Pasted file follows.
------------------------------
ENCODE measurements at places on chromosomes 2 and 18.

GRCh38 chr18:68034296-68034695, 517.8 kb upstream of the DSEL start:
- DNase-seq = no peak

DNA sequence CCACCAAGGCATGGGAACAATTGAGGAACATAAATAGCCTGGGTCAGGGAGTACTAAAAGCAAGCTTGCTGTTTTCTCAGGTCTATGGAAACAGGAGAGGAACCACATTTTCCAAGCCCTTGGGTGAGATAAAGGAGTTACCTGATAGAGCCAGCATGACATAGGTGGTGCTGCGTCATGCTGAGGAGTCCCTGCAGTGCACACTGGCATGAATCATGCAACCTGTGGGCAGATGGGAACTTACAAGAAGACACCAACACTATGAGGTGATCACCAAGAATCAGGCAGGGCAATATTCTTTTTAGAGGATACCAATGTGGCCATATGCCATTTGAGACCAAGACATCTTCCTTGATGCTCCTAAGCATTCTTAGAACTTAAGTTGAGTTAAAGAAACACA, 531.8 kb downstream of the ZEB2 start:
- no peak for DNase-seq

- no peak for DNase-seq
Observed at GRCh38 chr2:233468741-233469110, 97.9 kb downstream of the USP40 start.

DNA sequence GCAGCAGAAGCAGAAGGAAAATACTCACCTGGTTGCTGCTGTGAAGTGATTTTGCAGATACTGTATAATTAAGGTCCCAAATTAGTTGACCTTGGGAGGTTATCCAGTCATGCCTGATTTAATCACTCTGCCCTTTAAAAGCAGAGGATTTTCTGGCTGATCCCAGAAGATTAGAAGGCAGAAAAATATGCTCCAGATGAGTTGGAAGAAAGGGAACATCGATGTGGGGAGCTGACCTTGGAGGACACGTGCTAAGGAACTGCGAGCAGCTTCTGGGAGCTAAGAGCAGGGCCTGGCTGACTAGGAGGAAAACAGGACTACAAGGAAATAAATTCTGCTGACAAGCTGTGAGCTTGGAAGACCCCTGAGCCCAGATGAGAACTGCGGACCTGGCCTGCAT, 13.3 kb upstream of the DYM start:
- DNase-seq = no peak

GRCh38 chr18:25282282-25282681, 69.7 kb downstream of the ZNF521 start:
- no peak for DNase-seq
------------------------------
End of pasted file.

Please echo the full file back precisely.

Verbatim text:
ENCODE measurements at places on chromosomes 2 and 18.

GRCh38 chr18:68034296-68034695, 517.8 kb upstream of the DSEL start:
- DNase-seq = no peak

DNA sequence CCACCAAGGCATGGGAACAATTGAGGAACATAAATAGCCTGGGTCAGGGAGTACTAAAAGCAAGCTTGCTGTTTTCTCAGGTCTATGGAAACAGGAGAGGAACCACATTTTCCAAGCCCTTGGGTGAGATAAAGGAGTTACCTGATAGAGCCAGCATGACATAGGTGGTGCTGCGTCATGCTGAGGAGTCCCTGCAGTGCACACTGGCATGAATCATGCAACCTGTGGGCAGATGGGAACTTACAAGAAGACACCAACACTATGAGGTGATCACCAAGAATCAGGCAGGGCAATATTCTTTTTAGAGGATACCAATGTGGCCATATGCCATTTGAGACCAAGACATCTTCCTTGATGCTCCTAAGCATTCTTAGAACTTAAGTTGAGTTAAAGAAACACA, 531.8 kb downstream of the ZEB2 start:
- no peak for DNase-seq

- no peak for DNase-seq
Observed at GRCh38 chr2:233468741-233469110, 97.9 kb downstream of the USP40 start.

DNA sequence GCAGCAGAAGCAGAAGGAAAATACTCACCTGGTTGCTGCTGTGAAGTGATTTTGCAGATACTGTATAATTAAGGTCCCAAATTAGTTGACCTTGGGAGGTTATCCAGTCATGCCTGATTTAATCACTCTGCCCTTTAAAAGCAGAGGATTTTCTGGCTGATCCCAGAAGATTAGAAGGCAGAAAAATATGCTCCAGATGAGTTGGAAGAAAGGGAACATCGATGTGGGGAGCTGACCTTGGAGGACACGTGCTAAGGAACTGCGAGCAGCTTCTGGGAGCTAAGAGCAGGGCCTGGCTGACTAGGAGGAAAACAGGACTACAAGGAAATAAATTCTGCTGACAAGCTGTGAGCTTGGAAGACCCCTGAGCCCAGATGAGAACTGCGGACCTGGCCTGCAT, 13.3 kb upstream of the DYM start:
- DNase-seq = no peak

GRCh38 chr18:25282282-25282681, 69.7 kb downstream of the ZNF521 start:
- no peak for DNase-seq